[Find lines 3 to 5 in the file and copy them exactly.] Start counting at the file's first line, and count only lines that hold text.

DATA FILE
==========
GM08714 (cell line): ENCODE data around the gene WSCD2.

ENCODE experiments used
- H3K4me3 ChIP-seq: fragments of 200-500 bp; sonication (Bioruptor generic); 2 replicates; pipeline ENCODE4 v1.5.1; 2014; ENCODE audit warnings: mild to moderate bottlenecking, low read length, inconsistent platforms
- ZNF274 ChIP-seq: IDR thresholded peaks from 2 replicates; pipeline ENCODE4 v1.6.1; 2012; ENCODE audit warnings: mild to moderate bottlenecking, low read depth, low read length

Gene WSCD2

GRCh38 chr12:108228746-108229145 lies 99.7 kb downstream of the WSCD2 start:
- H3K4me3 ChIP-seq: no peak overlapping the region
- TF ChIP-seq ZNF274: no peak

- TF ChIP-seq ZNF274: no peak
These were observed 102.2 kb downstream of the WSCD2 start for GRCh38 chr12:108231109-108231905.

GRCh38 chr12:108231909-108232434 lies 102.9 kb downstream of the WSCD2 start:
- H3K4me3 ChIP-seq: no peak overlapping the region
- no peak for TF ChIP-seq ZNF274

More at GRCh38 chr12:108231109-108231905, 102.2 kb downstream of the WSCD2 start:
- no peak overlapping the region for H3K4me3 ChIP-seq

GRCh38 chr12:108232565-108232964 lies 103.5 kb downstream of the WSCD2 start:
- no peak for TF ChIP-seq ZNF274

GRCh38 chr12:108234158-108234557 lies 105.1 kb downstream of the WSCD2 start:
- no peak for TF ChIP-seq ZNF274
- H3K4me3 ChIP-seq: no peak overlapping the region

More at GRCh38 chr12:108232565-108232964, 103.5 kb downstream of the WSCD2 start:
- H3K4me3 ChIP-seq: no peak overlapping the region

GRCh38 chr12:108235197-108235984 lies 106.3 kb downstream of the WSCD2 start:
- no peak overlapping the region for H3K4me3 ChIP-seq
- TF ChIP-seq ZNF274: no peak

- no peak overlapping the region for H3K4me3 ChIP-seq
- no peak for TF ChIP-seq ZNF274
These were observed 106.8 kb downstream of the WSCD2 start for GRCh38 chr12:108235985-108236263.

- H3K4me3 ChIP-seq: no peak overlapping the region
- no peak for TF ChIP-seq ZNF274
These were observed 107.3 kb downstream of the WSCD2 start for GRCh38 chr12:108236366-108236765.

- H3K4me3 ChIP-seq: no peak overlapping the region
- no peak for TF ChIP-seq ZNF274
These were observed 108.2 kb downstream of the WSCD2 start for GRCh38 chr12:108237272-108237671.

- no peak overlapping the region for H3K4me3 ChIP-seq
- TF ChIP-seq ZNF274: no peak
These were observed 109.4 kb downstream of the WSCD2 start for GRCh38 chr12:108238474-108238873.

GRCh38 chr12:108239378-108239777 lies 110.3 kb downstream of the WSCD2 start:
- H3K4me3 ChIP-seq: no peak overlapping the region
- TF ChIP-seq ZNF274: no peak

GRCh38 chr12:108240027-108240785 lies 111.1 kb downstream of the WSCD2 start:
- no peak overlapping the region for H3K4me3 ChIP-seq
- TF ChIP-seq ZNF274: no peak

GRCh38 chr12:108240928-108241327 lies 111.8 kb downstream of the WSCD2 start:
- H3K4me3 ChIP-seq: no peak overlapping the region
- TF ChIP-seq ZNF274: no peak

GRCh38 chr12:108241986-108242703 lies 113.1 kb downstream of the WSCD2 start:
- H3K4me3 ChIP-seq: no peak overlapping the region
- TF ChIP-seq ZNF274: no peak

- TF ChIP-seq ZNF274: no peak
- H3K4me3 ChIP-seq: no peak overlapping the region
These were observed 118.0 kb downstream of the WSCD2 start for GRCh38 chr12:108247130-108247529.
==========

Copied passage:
- H3K4me3 ChIP-seq: fragments of 200-500 bp; sonication (Bioruptor generic); 2 replicates; pipeline ENCODE4 v1.5.1; 2014; ENCODE audit warnings: mild to moderate bottlenecking, low read length, inconsistent platforms
- ZNF274 ChIP-seq: IDR thresholded peaks from 2 replicates; pipeline ENCODE4 v1.6.1; 2012; ENCODE audit warnings: mild to moderate bottlenecking, low read depth, low read length

Gene WSCD2